• But, the problem with currently popular algorithms is that their security relies on one of three hard mathematical problems:
    1. Integer factorization problem,
    2. Discrete logarithm problem or
    3. Elliptic-curve discrete logarithm problem.
  • All of these problems can be easily solved on a sufficiently powerful quantum computer running Shor's algorithm.
  • Post-quantum cryptography is all about preparing for the era of quantum computing by updating existing mathematical-based algorithms and standards.

Reference

  1. https://pib.gov.in/PressReleasePage.aspx?PRID=1786012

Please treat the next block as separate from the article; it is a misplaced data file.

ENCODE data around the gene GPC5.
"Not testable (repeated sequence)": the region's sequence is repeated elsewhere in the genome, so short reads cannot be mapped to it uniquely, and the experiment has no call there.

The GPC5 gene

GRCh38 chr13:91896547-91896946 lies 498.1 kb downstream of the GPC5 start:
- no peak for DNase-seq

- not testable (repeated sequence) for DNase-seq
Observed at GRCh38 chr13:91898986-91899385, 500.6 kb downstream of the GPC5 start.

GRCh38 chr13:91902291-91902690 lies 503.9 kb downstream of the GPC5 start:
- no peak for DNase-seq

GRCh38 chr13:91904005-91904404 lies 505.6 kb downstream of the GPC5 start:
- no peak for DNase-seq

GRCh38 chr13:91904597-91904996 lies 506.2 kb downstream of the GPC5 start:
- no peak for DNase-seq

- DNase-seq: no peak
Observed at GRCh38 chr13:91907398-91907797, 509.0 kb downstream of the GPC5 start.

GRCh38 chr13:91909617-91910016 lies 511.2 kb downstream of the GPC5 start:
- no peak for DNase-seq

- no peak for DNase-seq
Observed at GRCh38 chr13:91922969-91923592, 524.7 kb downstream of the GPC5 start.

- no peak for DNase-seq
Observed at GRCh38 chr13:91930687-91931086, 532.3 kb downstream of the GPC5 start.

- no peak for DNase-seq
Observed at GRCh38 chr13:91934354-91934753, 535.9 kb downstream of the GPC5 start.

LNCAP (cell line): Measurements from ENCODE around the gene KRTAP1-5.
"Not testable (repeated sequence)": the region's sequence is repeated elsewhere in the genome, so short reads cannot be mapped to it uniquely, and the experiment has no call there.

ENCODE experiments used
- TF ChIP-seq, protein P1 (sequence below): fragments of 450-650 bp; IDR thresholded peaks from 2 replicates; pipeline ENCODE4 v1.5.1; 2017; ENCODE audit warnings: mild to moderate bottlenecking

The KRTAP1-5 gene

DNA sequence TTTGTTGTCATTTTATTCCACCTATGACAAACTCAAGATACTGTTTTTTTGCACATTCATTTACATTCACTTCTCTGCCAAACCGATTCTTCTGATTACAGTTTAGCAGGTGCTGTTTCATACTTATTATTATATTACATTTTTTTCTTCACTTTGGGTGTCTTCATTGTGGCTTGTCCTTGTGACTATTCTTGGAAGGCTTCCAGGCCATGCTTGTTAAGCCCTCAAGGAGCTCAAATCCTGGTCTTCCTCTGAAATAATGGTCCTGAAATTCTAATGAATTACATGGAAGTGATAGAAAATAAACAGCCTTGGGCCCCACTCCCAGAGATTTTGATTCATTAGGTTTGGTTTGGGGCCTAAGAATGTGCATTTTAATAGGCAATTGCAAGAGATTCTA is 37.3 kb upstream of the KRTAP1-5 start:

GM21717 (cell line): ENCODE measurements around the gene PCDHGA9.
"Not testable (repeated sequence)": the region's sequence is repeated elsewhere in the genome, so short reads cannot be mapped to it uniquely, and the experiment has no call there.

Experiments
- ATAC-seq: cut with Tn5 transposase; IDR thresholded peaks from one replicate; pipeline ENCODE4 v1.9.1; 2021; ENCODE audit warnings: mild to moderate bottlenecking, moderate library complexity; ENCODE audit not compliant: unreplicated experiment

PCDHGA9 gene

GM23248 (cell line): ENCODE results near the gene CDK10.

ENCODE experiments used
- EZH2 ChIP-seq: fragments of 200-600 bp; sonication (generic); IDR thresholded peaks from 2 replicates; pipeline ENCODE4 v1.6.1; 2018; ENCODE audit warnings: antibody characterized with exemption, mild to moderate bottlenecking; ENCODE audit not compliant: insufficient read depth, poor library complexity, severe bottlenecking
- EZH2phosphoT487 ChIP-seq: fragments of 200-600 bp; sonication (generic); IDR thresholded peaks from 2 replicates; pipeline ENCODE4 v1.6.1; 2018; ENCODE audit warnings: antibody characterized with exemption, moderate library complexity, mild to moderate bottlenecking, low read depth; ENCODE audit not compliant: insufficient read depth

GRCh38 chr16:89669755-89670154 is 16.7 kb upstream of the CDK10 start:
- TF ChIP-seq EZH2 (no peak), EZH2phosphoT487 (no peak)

2. https://qt.eu/discover-quantum/underlying-principles/quantum-key-distribution-qkd/
  3. https://www.techtarget.com/searchsecurity/definition/quantum-key-distribution-QKD
  4. https://www.technologyreview.com/2019/02/14/103409/what-is-quantum-communications/
  5. https://www.ibm.com/in-en/topics/quantum-computing
  6. https://www.investopedia.com/terms/q/quantum-computing.asp
  7. https://www.microsoft.com/en-us/research/project/post-quantum-cryptography/
  8. https://quantumxc.com/blog/quantum-encryption-vs-post-quantum-cryptography-infographic/

‘India Out’ Campaign

Recently, in Maldives, the ‘India Out’ campaign has gained momentum with their former President Abdulla Yameen leading it.

  • Story Behind - Over the last 3 years since Maldives President Ibrahim Mohamed Solih was elected to office, an ‘India Out’ campaign has cropped up every now and then within Maldives, mostly on social media.